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Supporting a partner in a crisis

hi everyone, i really don't know where else to turn, this is the first time i have bene on the carers forum, my partner is suicidal and she almost made an attempt 2 days ago, she had to change meds because of the warf strike preventing her meds comming into aus, and the ones she is on now have made her really unwell, she can't make phone calls and she is scared of police comming to her house. i have tried contacting so many people to get her into a MHU, i have talked her into going volintarily, but their is no way that i can find to get her their. 

 

please help

 

Jacques

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249 REPLIES

Re: Supporting a partner in a crisis

Hi @Jacques

Kobecat here one of the moderators,   Thank you for coming to the forum seeking support.   

I have just sent you an email with support options, but if you are concerned for her welfare now, than you should call 000 and request assistance/ transportation to the hospital for a mental health assessment. 

I hope you find this community supportive 

regards,

Kobe

 

Re: Supporting a partner in a crisis

hi @KobeCat,

 

i just sent you an email, sorry to be such a burden, but i need  some more advice

Re: Supporting a partner in a crisis

@Jacques

It is very distressing when our loved ones are suicidal. 24/7 suicide watch is a hard slog.

Two questions
Has she a plan in place?
Is she psychotic or delusional?
If the answer to either of these is yes, please call CATT as she may need hospitalisation.

Sometimes hospital may not be deemed the best place and CATT may be able to visit daily and advise re: meds.

Does she involve you in her treatment? You may need to dispense her meds for while (I do this for Mr D on pdoc instruction). In any event ensure ALL meds are locked away, this includes any headache tablets and the like.

Can I ask what her Dx is? My Mr D has Bipolar ii, GAD. He had psychotic depression at the time of his attempt.

Sitting here with you.
Darcy

Re: Supporting a partner in a crisis

Hi @Jacques

We've just replied to your email.

Re: Supporting a partner in a crisis

@Jacques
You are not a burden, please feel free to ask anything you want. While it can feel so very lonely, you are not alone. There are a few of us here that understand the concern, the fear and the pain of having a loved one who at times struggles with life.

Re: Supporting a partner in a crisis

hi @Darcy, yes she has a plane and the means, yes, it is severe psychotic, she tried calling the CATT team, they told her to watch tv and listen to music until monday. it is so frustrating, she is so scared of going into the public MHU because she has been assulted in the past. no i live in another state, it is a long distance relationship. her doctor is unavailible until wednesday and her treating team until thursday. they have offered little help in the past, she told them last week she was unwell and they didn't do anything, they even let her drive home alone.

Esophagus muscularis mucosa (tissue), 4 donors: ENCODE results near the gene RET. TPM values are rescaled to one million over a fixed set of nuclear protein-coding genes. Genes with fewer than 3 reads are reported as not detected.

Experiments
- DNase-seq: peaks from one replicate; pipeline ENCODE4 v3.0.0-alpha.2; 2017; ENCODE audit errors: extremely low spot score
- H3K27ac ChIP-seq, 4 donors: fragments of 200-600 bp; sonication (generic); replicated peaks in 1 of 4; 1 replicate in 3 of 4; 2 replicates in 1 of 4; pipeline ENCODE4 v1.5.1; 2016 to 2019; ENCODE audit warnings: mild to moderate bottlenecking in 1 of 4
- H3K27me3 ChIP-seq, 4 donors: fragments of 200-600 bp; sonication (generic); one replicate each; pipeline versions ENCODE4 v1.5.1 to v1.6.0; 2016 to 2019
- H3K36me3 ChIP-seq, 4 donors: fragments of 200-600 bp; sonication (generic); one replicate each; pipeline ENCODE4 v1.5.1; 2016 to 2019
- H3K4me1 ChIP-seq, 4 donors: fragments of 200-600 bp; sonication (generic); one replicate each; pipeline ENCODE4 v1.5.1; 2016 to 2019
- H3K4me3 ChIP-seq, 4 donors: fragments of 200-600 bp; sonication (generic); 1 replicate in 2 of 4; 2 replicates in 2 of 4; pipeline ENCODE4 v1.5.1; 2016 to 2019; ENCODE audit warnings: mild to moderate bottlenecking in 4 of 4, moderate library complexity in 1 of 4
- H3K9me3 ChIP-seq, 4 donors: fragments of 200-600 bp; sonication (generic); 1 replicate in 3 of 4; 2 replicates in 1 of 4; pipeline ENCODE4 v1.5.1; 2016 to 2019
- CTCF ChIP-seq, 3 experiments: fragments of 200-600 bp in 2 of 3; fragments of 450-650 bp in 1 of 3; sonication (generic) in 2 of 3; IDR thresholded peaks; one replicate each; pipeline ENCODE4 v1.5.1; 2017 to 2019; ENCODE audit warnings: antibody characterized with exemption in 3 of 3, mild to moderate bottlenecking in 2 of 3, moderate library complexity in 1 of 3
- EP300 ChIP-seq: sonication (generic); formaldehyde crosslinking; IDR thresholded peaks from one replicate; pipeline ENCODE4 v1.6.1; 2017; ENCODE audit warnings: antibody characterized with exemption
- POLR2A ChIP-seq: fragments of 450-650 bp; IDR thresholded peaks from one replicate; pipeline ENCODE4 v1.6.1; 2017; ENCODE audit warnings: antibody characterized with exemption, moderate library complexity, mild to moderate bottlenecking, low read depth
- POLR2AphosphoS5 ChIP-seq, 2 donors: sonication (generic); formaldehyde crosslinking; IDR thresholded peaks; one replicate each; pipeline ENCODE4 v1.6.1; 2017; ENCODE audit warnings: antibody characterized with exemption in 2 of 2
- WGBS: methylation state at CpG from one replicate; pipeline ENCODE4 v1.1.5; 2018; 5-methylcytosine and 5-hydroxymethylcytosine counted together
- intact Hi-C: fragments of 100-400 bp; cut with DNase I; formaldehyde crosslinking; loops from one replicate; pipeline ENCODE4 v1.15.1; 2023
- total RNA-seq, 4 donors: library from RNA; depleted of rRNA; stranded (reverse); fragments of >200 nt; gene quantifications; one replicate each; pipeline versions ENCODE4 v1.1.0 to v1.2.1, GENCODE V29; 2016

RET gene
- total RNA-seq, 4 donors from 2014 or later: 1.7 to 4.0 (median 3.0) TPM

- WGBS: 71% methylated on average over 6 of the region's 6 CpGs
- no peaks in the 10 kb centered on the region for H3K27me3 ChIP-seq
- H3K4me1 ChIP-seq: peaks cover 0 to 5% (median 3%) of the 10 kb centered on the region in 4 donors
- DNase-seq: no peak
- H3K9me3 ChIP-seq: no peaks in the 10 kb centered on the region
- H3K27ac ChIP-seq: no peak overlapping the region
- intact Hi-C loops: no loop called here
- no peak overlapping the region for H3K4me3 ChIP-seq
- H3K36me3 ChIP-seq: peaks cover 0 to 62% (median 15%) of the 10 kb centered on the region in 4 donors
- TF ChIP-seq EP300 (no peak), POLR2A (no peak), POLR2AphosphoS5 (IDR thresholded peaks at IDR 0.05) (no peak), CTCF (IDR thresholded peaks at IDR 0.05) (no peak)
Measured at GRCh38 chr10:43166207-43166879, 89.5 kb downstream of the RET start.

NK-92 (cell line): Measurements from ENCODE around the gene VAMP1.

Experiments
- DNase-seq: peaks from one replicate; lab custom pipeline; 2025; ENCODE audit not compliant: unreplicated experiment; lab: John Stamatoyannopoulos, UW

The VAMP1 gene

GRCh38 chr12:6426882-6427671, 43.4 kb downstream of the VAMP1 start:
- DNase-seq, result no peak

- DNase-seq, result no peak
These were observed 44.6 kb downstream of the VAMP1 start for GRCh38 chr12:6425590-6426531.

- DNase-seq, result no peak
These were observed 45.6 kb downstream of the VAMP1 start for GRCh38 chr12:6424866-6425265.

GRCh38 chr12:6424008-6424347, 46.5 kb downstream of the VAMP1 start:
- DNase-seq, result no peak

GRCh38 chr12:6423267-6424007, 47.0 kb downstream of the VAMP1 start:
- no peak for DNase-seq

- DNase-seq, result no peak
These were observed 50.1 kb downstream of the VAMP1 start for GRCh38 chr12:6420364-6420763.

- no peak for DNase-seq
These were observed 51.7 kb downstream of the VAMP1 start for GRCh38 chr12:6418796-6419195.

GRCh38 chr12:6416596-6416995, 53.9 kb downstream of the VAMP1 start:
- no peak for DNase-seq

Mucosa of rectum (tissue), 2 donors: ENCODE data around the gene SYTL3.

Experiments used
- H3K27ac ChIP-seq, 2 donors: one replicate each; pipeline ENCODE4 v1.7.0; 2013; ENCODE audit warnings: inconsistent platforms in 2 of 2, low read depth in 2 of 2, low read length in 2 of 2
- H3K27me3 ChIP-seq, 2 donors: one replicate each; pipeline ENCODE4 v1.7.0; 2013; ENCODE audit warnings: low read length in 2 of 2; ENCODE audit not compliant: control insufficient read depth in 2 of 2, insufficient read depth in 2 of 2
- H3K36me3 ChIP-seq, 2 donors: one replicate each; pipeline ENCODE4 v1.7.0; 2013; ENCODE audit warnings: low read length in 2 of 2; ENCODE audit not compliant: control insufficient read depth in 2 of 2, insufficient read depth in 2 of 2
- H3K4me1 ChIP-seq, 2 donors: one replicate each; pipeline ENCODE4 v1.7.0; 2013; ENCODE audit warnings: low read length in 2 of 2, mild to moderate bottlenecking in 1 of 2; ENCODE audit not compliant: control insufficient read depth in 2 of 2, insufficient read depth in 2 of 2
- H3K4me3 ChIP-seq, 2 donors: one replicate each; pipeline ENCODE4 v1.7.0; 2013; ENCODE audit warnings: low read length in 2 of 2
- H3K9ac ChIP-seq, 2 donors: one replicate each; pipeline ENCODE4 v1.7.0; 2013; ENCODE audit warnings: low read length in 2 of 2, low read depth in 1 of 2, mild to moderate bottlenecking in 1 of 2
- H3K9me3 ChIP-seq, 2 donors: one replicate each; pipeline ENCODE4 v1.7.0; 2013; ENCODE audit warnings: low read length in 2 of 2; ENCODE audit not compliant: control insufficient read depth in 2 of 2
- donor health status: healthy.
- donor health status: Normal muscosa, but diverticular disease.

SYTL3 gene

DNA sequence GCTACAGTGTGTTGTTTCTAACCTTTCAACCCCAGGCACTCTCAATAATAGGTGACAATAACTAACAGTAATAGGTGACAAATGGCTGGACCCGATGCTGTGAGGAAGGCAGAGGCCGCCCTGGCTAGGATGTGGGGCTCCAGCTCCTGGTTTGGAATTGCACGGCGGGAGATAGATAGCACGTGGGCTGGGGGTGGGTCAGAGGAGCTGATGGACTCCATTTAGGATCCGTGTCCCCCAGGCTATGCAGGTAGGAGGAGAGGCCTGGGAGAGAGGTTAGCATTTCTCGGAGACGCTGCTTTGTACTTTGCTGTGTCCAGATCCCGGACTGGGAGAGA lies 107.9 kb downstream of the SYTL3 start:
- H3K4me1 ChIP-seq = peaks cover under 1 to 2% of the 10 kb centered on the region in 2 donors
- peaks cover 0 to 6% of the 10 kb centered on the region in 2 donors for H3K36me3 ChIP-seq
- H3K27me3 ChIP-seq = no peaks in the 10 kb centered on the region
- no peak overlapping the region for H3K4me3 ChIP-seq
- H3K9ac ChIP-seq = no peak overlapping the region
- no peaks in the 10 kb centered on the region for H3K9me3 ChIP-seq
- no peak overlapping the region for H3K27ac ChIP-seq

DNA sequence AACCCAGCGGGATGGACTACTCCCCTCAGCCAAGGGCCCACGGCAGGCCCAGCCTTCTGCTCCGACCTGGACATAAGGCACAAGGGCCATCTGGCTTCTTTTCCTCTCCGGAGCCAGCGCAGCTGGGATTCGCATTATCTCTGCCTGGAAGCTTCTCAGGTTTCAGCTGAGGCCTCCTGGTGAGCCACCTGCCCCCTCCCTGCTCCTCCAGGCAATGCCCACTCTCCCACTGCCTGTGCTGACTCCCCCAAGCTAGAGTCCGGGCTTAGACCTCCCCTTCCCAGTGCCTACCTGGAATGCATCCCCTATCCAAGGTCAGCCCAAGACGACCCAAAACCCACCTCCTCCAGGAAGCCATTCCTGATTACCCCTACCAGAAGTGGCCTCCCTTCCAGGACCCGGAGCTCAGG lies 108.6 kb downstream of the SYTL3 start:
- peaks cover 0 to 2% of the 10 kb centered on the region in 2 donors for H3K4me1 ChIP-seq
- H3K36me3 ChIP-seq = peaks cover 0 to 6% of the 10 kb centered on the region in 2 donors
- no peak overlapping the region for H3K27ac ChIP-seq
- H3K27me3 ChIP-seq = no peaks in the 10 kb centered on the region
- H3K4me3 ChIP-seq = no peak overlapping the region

thank you @Darcy. any support is much appreciated

Re: Supporting a partner in a crisis

@Jacques

I would imagine that you might be feeling helpless at the moment, this is a feeling that I had even being in the same room as Mr D.

Have you discussed what you would do if this situation arose? (Is there a safety plan in place?) Despite what they told her, you can CATT, outline your concerns about plan and means.

Does your love live alone or with others? Is there anyone who can remove means and monitor meds/ stay with her?

Darcy

Re: Supporting a partner in a crisis

Yes @Darcy, it is very distressing. Yes we have discussed a safety plan, and I am just trying to break her night down into hours. I'm telling her I love and support her unconditionally, she lives with her mum, dad and two daughters. Her parents are offering little to no support

Re: Supporting a partner in a crisis

@Jacques

You are doing what you can from a distance. I am sure the mods have given you good advice. If necessary you could speak to her folks about removing means etc.

It will be hard but you will need to get some rest yourself, try and do this as it is an emotionally draining time.

It is very difficult coming to terms that the ones we love do have a disorder that can be terminal by way of self harm even if adequately treated. CATT are probably aware of her feelings in relation to hospital and are possibly wanting her to distract herself.

It is a shame that she does not feel supported by her parents, as she lives with them I would imagine that there must be some level of care there. Family psych education can help in that regard.

Time for me to get some sleep now, will check in with you tomorrow.

Darcy

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